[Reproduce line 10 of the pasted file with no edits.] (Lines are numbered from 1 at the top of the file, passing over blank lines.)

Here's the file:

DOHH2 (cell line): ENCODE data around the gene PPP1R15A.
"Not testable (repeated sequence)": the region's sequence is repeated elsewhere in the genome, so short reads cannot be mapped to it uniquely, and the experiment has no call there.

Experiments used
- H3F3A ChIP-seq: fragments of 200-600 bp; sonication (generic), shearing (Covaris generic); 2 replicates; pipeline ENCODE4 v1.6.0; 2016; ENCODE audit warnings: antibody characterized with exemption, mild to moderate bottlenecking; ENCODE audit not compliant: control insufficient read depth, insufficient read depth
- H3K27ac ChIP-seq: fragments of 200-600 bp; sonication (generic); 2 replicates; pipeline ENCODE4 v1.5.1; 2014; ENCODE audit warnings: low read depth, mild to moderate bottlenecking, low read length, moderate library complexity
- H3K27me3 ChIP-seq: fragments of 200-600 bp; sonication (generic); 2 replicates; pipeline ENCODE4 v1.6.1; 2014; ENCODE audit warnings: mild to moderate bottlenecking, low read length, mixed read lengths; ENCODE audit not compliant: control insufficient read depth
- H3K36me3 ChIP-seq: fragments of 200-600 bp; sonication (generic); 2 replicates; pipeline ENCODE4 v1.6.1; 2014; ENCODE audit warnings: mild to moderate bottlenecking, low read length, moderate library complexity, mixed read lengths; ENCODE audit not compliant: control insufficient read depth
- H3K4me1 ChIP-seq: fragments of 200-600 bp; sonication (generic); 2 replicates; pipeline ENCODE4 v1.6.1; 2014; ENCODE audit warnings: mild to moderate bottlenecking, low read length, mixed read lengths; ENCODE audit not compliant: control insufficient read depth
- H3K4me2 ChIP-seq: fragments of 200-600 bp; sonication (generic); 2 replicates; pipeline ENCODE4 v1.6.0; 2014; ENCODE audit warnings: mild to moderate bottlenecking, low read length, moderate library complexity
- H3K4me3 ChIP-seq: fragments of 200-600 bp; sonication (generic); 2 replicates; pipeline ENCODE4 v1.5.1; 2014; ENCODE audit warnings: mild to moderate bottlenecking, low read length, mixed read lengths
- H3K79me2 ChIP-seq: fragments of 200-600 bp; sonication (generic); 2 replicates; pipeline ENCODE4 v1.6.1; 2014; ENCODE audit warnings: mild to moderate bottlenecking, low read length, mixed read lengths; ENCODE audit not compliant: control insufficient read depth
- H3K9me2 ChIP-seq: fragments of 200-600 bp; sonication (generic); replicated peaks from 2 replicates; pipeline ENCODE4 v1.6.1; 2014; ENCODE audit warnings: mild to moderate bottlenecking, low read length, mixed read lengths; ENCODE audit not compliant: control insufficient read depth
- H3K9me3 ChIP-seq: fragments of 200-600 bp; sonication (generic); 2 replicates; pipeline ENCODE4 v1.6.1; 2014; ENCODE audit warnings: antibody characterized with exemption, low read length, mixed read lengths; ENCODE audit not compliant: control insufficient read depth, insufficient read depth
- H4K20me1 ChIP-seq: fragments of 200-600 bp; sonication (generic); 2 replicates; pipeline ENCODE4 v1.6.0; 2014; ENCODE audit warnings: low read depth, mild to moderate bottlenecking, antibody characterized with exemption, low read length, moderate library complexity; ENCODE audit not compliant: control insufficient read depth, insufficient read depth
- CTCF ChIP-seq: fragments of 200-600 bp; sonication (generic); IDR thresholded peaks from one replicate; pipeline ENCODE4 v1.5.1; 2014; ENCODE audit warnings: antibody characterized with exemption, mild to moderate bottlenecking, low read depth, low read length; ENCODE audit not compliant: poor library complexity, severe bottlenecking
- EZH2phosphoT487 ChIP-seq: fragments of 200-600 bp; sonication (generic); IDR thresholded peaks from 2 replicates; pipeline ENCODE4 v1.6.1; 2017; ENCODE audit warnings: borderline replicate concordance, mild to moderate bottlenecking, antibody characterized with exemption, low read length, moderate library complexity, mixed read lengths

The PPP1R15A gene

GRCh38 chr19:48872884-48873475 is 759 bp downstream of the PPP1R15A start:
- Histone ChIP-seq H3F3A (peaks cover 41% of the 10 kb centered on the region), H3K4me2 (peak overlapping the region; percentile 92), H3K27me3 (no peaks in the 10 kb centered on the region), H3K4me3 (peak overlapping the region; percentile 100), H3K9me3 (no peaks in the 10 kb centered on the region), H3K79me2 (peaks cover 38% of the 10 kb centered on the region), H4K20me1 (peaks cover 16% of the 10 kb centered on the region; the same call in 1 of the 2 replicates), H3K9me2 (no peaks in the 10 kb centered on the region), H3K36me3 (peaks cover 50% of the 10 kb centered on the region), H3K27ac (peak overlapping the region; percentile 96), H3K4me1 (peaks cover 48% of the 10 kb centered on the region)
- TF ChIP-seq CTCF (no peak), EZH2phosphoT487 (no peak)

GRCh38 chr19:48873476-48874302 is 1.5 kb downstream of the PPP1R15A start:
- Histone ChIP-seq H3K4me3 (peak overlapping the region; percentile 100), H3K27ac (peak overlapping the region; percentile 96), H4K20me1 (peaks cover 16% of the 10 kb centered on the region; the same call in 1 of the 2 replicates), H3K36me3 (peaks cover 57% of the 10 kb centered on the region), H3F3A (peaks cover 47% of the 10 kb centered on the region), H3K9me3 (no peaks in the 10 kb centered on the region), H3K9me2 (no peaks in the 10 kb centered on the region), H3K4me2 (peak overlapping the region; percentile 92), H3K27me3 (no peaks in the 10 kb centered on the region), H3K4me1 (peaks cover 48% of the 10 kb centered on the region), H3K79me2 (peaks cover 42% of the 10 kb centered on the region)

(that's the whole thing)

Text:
- H3K4me3 ChIP-seq: fragments of 200-600 bp; sonication (generic); 2 replicates; pipeline ENCODE4 v1.5.1; 2014; ENCODE audit warnings: mild to moderate bottlenecking, low read length, mixed read lengths